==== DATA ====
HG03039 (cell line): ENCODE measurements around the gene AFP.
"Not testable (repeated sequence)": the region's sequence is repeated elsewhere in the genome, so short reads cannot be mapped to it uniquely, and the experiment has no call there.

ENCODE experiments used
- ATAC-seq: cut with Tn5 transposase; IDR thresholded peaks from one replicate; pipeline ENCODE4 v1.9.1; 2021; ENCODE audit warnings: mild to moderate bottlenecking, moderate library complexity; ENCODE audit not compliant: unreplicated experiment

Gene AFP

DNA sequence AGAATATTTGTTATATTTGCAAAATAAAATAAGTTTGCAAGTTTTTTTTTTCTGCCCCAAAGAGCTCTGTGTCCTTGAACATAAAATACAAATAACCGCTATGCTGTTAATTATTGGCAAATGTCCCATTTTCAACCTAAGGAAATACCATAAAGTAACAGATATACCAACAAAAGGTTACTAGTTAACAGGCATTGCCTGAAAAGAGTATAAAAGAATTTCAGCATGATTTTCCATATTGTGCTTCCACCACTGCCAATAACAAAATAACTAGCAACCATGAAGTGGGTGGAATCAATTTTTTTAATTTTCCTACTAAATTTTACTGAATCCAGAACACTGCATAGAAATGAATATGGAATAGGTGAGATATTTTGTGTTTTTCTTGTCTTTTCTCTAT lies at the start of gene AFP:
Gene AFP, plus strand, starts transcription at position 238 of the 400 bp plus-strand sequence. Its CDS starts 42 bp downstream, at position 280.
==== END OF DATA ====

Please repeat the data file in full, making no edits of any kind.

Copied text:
HG03039 (cell line): ENCODE measurements around the gene AFP.
"Not testable (repeated sequence)": the region's sequence is repeated elsewhere in the genome, so short reads cannot be mapped to it uniquely, and the experiment has no call there.

ENCODE experiments used
- ATAC-seq: cut with Tn5 transposase; IDR thresholded peaks from one replicate; pipeline ENCODE4 v1.9.1; 2021; ENCODE audit warnings: mild to moderate bottlenecking, moderate library complexity; ENCODE audit not compliant: unreplicated experiment

Gene AFP

DNA sequence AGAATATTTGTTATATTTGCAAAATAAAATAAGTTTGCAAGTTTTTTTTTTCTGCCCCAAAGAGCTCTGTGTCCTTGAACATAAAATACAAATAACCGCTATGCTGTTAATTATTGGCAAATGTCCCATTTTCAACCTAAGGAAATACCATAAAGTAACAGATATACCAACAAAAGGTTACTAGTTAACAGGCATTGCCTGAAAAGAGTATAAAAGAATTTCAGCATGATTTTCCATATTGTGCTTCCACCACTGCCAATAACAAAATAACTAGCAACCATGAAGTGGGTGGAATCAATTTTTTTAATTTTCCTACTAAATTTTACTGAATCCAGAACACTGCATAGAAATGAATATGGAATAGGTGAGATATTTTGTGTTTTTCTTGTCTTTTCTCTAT lies at the start of gene AFP:
Gene AFP, plus strand, starts transcription at position 238 of the 400 bp plus-strand sequence. Its CDS starts 42 bp downstream, at position 280.